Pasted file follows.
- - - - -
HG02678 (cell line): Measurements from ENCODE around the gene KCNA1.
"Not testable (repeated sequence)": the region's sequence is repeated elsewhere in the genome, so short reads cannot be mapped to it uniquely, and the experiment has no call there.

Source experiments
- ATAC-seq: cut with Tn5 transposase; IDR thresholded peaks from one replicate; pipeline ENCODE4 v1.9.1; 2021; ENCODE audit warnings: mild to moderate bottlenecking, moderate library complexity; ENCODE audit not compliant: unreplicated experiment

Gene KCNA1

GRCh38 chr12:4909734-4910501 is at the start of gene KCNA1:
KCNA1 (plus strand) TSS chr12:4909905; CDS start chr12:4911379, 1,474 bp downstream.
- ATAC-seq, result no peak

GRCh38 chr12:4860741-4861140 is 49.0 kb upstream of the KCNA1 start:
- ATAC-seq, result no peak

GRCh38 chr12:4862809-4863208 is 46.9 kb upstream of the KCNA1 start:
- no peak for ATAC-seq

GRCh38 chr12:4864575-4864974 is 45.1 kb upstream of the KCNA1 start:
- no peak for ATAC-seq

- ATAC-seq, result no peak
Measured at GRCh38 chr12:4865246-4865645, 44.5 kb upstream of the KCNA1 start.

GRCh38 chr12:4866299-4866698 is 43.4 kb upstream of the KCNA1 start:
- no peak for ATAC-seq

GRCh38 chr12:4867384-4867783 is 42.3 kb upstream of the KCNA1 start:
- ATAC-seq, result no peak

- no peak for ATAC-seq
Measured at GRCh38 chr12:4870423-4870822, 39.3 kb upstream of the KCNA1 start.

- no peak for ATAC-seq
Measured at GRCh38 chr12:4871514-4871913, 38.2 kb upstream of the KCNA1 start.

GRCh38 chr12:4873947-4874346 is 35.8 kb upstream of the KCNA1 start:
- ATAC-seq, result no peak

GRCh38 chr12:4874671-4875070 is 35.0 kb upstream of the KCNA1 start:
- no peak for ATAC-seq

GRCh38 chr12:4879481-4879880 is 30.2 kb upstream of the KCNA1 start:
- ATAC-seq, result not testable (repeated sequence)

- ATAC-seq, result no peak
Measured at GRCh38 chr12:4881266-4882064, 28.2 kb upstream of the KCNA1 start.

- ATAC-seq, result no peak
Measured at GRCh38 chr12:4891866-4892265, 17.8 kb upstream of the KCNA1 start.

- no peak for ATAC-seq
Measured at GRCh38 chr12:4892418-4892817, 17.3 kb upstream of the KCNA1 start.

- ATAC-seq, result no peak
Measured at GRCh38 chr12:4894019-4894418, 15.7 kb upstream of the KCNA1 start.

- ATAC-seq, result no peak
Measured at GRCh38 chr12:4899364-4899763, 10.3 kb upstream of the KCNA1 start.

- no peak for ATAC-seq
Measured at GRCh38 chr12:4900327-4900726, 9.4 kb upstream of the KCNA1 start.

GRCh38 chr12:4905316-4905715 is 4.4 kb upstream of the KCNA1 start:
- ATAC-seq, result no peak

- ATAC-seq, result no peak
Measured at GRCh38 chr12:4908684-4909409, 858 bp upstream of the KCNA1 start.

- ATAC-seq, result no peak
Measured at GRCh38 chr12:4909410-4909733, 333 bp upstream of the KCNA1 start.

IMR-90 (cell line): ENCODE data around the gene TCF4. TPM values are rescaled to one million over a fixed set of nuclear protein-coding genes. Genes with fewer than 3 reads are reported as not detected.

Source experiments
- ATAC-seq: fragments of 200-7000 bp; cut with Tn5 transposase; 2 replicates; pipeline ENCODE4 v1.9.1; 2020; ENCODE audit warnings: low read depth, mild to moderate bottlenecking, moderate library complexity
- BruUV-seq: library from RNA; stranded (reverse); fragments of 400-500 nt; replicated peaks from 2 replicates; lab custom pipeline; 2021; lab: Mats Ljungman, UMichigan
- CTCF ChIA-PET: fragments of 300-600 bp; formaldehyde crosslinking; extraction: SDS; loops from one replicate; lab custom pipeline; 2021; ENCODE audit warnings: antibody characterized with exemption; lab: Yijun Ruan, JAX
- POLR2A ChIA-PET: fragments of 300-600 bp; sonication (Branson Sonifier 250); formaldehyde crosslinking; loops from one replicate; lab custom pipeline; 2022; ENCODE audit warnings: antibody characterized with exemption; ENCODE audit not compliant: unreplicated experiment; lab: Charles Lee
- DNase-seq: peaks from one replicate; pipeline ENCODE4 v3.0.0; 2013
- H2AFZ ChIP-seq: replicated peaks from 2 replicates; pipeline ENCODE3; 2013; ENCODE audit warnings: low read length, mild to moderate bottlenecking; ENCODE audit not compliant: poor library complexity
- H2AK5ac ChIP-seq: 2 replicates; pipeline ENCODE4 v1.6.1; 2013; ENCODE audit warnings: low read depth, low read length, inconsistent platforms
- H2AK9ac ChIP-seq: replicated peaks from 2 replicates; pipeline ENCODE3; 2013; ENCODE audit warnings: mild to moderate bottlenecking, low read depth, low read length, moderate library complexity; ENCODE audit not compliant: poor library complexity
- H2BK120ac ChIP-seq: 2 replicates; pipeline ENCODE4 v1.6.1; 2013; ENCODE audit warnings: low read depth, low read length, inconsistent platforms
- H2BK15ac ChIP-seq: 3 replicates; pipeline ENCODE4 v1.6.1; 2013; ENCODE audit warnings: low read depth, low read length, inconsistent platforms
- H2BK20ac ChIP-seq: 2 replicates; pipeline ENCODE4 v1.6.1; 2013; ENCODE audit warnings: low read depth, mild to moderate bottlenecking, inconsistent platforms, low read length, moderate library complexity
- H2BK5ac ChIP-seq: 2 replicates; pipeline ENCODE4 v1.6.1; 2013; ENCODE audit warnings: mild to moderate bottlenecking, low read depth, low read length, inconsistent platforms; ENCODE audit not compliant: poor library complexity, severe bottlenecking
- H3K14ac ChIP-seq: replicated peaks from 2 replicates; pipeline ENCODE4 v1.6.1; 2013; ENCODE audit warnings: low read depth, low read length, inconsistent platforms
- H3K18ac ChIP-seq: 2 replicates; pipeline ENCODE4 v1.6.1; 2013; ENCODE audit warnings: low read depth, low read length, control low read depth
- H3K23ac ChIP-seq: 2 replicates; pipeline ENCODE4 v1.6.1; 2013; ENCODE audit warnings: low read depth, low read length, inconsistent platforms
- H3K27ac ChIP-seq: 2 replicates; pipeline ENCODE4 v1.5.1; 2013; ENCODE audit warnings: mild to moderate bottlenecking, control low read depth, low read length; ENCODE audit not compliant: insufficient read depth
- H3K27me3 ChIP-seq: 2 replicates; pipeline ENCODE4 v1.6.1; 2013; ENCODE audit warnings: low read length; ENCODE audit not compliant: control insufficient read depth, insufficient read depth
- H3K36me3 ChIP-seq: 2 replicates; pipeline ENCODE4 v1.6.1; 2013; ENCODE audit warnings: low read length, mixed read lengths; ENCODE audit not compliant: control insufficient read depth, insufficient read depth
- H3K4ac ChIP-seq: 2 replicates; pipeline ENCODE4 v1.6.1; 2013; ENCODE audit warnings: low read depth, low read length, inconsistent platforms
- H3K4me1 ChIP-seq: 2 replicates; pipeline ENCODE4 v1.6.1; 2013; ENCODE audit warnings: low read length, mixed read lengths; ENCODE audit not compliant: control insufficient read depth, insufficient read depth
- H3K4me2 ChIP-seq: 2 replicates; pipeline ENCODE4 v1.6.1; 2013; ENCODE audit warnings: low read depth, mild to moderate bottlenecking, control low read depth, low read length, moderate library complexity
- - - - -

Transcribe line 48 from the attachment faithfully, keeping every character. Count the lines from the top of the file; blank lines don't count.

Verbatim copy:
Measured at GRCh38 chr12:4909410-4909733, 333 bp upstream of the KCNA1 start.